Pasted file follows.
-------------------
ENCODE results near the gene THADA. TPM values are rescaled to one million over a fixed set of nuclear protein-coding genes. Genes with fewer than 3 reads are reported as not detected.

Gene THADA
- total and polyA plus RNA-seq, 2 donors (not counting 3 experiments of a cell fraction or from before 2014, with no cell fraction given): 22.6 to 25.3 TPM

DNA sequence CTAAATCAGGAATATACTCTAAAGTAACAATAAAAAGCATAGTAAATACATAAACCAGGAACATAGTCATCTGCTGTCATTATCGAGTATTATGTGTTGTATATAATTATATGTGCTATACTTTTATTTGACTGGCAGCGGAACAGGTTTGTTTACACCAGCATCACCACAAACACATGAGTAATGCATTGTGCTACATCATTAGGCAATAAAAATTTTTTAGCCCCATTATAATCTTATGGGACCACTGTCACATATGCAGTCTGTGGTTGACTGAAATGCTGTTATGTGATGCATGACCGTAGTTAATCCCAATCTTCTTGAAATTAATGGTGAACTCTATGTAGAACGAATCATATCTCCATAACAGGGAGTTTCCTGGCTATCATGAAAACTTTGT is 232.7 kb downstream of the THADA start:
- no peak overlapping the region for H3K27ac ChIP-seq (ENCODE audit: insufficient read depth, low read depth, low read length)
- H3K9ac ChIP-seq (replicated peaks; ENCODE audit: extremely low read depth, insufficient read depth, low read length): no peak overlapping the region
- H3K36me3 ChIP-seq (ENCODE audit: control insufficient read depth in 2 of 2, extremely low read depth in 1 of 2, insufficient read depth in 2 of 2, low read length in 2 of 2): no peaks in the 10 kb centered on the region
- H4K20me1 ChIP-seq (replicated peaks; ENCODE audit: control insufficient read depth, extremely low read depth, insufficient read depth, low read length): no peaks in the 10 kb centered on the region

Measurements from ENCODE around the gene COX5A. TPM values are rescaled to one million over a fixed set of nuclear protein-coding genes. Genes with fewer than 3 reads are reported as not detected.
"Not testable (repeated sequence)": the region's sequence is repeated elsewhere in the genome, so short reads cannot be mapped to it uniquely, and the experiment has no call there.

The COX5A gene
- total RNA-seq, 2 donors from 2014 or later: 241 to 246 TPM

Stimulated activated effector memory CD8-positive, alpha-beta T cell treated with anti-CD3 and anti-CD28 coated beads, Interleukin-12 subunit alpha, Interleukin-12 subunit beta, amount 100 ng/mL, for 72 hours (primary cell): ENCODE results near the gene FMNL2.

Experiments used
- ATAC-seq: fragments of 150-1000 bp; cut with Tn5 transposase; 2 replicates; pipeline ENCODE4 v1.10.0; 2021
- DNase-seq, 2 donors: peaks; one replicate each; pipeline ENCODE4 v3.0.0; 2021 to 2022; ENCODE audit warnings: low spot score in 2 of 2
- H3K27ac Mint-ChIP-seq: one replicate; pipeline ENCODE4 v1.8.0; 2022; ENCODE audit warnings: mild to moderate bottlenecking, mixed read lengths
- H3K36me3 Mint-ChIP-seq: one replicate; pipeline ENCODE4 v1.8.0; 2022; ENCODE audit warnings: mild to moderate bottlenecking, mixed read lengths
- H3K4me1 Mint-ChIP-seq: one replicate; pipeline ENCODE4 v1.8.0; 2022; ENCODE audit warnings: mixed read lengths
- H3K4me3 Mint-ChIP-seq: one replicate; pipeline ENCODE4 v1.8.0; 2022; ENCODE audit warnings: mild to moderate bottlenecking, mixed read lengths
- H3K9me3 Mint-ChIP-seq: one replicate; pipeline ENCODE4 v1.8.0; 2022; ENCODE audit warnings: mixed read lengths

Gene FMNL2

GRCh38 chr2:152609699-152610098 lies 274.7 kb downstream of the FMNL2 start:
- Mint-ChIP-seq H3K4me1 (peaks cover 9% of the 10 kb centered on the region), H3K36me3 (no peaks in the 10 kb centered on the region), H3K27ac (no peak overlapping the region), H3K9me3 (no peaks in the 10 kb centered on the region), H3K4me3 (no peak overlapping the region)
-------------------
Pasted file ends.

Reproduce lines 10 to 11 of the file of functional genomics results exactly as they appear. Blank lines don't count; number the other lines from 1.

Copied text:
"Not testable (repeated sequence)": the region's sequence is repeated elsewhere in the genome, so short reads cannot be mapped to it uniquely, and the experiment has no call there.

The COX5A gene